Don’t let the container size deceive you. Both of these containers hold a good 4 ounce portion. An amount I think is adequate for a meal. His whole meal was $14.99, which I thought was high, but shrimp is always expensive when you eat out. That is why I prepare shrimp at home.
Overall this is a good choice for your seafood fix. I believe they have $7.99 specials for lunch featuring a sandwich, fries and a drink. Which is definitely competitive with the arches.
This place has been around since 1952 and yet I believe this is only the second time I have been here. I have gone to their store on 30th street several times and they only offer carry out. I honestly don’t recall an out-door deck on this joint before. Well it is there now. When I eat here I usually get the BBQ on a bun or the rib tips. When I was younger it would be a big slab of BBQ’d beef Bologna on bread. Well today it was a small tip. No sides just meat. As much as I enjoy side dishes I just felt like meat.
What I enjoy about tips is they are for the relaxed eater. No gnawing on a bone ; you just pop a piece in your mouth and start chewing. Stopping long enough to remove any bone or otherwise inedible part. That is why I get them already sauced. One box of tips and 2 pieces of bread was enough to sate my appetite.
I didn’t get a taste of Pat’s ribs but I can say that they were some of the best looking bones I have seen.
Big and meaty just ready to be dipped into some hot BBQ sauce. I have always liked BBQ Heaven. Growing up there was only 2 joints for BBQ in the city Zeb’s and BBQ Heaven. I have no idea what happened to Zeb’s; it just disappeared. I am glad BBQ Heaven is still around.
I hope this link helps plan your next BBQ trip
This place has the coolest patio in Indianapolis. It is located right on the canal, which is pretty sweet. However when it is July and the humidity and temperature are in a race to hit 90 sitting inside with AC is always the better option. We first reviewed this joint more than 3 years ago. This was their only location at the time and their basic burger; the Haus ; was $9.50. Now they run 4 locations and the basic burger is $11. Progress. Of course choice of cheese and side come with your burger.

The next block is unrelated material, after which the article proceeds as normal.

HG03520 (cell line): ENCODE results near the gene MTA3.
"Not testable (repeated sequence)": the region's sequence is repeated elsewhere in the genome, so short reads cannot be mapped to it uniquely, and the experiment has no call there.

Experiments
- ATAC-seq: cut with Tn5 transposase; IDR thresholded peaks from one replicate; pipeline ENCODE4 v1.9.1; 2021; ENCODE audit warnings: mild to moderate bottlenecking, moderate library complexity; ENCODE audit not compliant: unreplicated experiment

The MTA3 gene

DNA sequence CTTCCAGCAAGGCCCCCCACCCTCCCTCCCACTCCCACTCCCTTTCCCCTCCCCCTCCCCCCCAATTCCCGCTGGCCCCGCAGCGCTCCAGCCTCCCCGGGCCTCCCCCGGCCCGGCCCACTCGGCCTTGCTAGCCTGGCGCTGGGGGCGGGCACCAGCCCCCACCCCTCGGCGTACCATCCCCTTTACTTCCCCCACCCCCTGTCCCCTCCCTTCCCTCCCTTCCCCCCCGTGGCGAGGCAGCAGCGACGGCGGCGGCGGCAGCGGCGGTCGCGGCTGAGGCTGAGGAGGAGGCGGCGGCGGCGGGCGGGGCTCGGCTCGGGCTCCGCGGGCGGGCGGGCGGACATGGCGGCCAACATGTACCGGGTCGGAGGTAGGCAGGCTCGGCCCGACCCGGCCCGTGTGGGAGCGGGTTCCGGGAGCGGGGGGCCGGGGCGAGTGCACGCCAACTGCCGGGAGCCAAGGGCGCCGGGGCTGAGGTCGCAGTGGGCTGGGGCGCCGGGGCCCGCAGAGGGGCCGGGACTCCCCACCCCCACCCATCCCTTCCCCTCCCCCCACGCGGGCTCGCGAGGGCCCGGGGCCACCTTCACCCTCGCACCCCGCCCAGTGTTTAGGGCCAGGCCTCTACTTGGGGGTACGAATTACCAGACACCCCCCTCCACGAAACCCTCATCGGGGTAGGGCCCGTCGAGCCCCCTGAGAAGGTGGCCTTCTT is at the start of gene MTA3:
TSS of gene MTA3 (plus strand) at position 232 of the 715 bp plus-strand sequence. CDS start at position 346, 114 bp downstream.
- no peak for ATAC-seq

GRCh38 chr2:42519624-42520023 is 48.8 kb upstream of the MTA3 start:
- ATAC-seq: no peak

I had the basic burger as well with cheddar and for an extra $1.50 I added bacon. I opted for fries since it has been months since I have eaten a french fry. The burger was as great as I remember and the fries were especially delicious. Probably because it had been such a long time since I have had any. What I especially appreciated about this joint is they cook the burgers the way you order them. Medium is medium and mid rare is just that. Quite a few places miss it for what ever reason.
All I can add is I agree with Pat. This is the best burger in Indy. Well at least of all the burgers I have tried. On the down side they no longer have Bitburger beer. They had several Indiana Craft beers and they even offer cocktails. Just not Bitburger. Hopefully we will have some decent weather so that sitting outside will be an option before winter. I would love to sit on that patio with a great burger and a beer.
I am sure some people will ask the same question that is always asked when a new brewery opens. “Do we really need any more breweries?” Well I don’t see how that is possible. Can you have too much happiness or too many smiles? I don’t think so.
Happy Brewing opened in one of the defunct Double 8 grocery stores. It opened about 2-3 months ago with typical brewery hours. No lunch just evenings and noon opening on weekends. My first trip there was on a Sunday to sample some beer. I really enjoyed the beers I tried. They have a nice ale and a great cream ale but the show stopper was their Happy Hopper. Be advised though it has a ABV approaching 11 so it is best consumed in small quantities. Their cream ale is less than 5 ABV so it is more like a session beer. A brew you can drink while mowing your lawn. I think the owner Gabe has plans on canning it in the future. As of the past week they took the bold step to open for lunch.
Their menu is small and concise and it is all done in a kitchen without an exhaust hood. For those who don’t know all commercial kitchens require an exhaust hood when the cooking process produces fumes or smoke. Further more you will also need a fire suppression system. All of this runs into a bunch of dollars. Dollars they did not want to spend at this time. So now they have an impinger conveyer belt oven, a Panini press and a soup warmer. I think they pulled it off well.
On my first trip there I had their Italian sausage. It was a solid sandwich. The sausage had a slight spiciness to it but what carried the dish was the red sauce. It was very good. I ordered it with chips and pickle but in the future I will probably just opt for the sandwich alone. Beer carbs are superior to chip carbs.
On my return trip I ordered a pizza. They buy all the pizza product from Delco a Hoosier firm founded in 1957 that sells all things Italian related. That includes the raw dough they use for the pizza and the Calzone.